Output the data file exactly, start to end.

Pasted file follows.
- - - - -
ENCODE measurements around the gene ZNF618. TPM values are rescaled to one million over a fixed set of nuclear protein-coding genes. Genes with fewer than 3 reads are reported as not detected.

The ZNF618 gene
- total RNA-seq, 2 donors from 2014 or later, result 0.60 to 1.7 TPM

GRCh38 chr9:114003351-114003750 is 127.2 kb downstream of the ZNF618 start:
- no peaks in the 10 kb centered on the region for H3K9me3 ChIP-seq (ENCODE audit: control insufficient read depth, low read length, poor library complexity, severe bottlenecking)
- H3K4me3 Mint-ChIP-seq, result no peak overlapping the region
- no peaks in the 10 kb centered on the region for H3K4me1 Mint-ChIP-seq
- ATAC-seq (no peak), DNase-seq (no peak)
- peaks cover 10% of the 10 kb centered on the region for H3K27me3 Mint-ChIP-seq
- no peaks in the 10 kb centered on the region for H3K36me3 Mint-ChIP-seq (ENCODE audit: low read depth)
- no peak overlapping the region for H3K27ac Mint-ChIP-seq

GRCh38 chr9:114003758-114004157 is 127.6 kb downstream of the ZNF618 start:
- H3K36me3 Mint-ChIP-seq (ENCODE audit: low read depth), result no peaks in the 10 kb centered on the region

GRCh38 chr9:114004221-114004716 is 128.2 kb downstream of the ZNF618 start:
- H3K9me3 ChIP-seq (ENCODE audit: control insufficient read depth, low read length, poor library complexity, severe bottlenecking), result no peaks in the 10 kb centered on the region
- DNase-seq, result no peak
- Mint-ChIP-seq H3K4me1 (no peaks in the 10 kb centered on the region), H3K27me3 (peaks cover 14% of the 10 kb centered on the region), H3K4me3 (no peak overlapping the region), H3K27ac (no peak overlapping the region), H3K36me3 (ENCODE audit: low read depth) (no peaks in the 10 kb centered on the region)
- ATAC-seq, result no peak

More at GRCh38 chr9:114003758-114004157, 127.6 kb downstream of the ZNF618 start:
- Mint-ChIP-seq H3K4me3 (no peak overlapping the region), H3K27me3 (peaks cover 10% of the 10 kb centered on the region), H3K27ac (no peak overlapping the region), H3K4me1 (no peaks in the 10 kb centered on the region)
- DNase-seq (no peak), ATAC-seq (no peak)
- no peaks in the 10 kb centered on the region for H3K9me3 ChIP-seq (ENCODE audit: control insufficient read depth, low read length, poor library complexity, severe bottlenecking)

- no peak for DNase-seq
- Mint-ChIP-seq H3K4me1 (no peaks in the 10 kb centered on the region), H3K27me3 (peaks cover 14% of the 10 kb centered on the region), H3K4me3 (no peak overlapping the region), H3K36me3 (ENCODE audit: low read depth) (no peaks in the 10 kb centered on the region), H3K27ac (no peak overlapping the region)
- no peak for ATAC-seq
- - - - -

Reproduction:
ENCODE measurements around the gene ZNF618. TPM values are rescaled to one million over a fixed set of nuclear protein-coding genes. Genes with fewer than 3 reads are reported as not detected.

The ZNF618 gene
- total RNA-seq, 2 donors from 2014 or later, result 0.60 to 1.7 TPM

GRCh38 chr9:114003351-114003750 is 127.2 kb downstream of the ZNF618 start:
- no peaks in the 10 kb centered on the region for H3K9me3 ChIP-seq (ENCODE audit: control insufficient read depth, low read length, poor library complexity, severe bottlenecking)
- H3K4me3 Mint-ChIP-seq, result no peak overlapping the region
- no peaks in the 10 kb centered on the region for H3K4me1 Mint-ChIP-seq
- ATAC-seq (no peak), DNase-seq (no peak)
- peaks cover 10% of the 10 kb centered on the region for H3K27me3 Mint-ChIP-seq
- no peaks in the 10 kb centered on the region for H3K36me3 Mint-ChIP-seq (ENCODE audit: low read depth)
- no peak overlapping the region for H3K27ac Mint-ChIP-seq

GRCh38 chr9:114003758-114004157 is 127.6 kb downstream of the ZNF618 start:
- H3K36me3 Mint-ChIP-seq (ENCODE audit: low read depth), result no peaks in the 10 kb centered on the region

GRCh38 chr9:114004221-114004716 is 128.2 kb downstream of the ZNF618 start:
- H3K9me3 ChIP-seq (ENCODE audit: control insufficient read depth, low read length, poor library complexity, severe bottlenecking), result no peaks in the 10 kb centered on the region
- DNase-seq, result no peak
- Mint-ChIP-seq H3K4me1 (no peaks in the 10 kb centered on the region), H3K27me3 (peaks cover 14% of the 10 kb centered on the region), H3K4me3 (no peak overlapping the region), H3K27ac (no peak overlapping the region), H3K36me3 (ENCODE audit: low read depth) (no peaks in the 10 kb centered on the region)
- ATAC-seq, result no peak

More at GRCh38 chr9:114003758-114004157, 127.6 kb downstream of the ZNF618 start:
- Mint-ChIP-seq H3K4me3 (no peak overlapping the region), H3K27me3 (peaks cover 10% of the 10 kb centered on the region), H3K27ac (no peak overlapping the region), H3K4me1 (no peaks in the 10 kb centered on the region)
- DNase-seq (no peak), ATAC-seq (no peak)
- no peaks in the 10 kb centered on the region for H3K9me3 ChIP-seq (ENCODE audit: control insufficient read depth, low read length, poor library complexity, severe bottlenecking)

- no peak for DNase-seq
- Mint-ChIP-seq H3K4me1 (no peaks in the 10 kb centered on the region), H3K27me3 (peaks cover 14% of the 10 kb centered on the region), H3K4me3 (no peak overlapping the region), H3K36me3 (ENCODE audit: low read depth) (no peaks in the 10 kb centered on the region), H3K27ac (no peak overlapping the region)
- no peak for ATAC-seq